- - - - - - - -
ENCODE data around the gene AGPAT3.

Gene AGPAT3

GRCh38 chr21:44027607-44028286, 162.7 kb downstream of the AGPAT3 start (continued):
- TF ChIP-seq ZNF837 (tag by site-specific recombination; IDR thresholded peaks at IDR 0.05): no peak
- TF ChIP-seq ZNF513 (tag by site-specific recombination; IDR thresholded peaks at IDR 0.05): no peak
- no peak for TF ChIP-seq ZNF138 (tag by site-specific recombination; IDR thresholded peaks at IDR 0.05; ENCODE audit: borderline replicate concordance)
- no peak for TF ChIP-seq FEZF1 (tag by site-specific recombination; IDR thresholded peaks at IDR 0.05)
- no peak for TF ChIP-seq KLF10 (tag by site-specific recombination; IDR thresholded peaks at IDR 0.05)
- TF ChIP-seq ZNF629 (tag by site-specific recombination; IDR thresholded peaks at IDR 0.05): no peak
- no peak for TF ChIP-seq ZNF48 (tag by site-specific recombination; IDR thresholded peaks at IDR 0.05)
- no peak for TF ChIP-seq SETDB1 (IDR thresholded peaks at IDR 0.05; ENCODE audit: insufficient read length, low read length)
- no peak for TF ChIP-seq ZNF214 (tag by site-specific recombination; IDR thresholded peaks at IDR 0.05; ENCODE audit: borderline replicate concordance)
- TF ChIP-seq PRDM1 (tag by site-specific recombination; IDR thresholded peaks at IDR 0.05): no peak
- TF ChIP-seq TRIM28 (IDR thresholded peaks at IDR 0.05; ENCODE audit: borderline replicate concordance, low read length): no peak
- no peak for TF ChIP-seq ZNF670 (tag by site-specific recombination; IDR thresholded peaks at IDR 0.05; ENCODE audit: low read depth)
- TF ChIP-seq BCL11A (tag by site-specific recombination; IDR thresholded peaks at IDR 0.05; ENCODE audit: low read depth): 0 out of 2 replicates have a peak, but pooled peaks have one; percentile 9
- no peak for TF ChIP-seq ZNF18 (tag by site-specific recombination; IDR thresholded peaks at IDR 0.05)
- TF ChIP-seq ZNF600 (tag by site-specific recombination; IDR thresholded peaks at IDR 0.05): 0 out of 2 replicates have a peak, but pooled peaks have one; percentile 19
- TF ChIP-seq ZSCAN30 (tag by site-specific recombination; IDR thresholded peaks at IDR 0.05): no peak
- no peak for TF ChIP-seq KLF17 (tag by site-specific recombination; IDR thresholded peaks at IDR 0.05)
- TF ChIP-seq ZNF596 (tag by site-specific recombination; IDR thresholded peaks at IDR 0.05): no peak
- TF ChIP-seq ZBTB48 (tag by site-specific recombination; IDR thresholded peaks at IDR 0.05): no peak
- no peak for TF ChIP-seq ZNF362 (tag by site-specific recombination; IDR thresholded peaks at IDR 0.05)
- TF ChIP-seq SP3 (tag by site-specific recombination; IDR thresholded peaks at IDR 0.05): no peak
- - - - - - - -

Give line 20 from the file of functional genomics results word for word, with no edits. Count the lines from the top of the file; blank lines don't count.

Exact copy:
- no peak for TF ChIP-seq KLF17 (tag by site-specific recombination; IDR thresholded peaks at IDR 0.05)